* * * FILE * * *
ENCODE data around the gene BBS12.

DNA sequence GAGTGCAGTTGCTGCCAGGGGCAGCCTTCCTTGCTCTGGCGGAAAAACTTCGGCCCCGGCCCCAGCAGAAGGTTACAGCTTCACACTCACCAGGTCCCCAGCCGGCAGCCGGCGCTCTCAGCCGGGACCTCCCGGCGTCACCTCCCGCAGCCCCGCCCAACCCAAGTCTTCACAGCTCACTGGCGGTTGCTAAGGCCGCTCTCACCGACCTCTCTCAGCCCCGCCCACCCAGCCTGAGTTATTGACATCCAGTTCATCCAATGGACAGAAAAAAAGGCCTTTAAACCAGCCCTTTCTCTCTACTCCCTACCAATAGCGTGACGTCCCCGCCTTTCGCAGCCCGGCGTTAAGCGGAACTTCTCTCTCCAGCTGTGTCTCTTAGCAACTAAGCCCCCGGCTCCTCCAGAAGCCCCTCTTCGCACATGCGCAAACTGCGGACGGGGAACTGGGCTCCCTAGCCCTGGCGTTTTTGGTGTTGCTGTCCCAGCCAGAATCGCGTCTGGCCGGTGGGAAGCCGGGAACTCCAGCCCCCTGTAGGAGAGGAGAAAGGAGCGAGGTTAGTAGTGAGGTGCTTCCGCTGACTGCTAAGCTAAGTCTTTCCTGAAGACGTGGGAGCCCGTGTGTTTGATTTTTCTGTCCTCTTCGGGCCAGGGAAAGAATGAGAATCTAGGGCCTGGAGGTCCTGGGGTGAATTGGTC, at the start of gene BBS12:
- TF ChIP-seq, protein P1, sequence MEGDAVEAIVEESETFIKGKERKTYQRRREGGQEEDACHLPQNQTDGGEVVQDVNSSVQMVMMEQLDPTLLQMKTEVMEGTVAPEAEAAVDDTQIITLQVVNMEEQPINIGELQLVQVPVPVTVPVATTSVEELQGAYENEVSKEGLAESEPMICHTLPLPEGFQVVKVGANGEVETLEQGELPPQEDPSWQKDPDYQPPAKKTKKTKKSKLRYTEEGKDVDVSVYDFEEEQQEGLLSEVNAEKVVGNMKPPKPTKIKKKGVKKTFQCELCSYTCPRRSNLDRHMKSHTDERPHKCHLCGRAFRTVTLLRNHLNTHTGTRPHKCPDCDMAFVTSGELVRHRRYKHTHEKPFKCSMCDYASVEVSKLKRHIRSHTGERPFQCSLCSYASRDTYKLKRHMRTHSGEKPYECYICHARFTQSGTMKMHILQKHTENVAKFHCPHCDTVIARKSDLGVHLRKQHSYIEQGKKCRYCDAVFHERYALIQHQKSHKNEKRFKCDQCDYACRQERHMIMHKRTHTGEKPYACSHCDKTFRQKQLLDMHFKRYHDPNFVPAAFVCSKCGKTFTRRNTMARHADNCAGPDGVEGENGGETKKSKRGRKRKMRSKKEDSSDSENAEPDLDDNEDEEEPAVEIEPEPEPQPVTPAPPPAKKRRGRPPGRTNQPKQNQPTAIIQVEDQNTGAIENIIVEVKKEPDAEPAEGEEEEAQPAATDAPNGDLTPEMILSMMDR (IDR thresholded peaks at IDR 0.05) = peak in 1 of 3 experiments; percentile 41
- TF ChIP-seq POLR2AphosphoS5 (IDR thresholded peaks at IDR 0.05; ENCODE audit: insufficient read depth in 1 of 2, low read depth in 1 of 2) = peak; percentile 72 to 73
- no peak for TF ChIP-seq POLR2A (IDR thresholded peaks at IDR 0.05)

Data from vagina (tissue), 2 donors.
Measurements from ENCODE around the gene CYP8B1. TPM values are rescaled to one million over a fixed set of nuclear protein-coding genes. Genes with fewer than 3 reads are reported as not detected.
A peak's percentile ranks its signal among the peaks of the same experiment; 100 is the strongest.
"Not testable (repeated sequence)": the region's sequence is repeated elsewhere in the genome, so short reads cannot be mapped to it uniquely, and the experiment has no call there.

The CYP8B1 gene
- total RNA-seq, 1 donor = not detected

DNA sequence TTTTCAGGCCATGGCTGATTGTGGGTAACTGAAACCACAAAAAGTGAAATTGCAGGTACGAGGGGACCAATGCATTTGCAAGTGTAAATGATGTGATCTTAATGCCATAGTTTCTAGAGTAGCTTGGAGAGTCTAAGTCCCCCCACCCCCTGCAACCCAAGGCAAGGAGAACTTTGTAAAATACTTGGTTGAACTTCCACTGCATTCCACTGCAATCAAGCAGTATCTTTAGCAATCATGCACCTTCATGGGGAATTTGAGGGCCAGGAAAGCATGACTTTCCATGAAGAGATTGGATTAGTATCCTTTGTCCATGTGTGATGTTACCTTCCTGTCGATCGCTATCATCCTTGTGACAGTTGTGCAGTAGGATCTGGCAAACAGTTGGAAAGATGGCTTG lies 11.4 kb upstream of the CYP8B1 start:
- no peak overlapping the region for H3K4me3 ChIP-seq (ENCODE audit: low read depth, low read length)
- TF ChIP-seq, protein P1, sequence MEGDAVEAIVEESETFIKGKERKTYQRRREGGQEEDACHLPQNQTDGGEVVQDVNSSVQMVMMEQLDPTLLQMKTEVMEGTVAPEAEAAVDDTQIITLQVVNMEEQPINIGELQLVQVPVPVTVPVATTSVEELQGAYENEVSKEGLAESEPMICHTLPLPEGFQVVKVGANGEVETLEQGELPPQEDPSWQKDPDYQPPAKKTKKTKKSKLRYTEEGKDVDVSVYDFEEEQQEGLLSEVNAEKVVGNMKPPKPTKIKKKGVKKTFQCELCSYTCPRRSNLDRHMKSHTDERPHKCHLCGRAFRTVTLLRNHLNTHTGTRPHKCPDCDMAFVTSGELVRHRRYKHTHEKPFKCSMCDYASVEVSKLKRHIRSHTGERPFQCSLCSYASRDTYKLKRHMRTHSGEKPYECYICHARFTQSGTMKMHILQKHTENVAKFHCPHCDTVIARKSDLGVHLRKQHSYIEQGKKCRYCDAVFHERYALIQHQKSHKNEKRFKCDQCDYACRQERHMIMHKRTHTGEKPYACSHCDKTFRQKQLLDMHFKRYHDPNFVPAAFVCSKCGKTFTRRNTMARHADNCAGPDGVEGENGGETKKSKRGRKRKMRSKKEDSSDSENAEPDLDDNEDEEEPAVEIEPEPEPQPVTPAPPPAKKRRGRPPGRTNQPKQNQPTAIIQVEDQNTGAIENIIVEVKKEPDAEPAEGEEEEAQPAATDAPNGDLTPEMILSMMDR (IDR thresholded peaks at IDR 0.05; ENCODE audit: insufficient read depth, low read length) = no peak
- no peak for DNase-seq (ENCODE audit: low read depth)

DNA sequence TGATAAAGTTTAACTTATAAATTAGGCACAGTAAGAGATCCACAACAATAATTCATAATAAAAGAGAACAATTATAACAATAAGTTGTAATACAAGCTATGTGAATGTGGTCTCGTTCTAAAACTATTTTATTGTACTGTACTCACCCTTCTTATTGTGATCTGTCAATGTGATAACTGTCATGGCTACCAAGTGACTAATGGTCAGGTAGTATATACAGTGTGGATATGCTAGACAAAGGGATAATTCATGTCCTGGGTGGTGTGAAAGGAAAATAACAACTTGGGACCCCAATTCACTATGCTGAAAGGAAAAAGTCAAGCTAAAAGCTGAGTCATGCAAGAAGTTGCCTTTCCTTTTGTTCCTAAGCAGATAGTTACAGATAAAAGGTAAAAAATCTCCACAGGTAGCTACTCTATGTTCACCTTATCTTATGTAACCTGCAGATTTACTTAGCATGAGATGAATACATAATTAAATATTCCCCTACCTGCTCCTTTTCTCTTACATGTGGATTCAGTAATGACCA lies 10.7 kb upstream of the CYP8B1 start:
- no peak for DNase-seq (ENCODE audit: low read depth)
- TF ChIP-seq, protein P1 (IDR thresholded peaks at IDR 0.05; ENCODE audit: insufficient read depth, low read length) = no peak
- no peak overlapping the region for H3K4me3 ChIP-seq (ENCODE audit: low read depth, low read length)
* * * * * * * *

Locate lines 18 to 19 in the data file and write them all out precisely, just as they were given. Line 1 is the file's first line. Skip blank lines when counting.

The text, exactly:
- TF ChIP-seq, protein P1 (IDR thresholded peaks at IDR 0.05; ENCODE audit: insufficient read depth, low read length) = no peak
- no peak overlapping the region for H3K4me3 ChIP-seq (ENCODE audit: low read depth, low read length)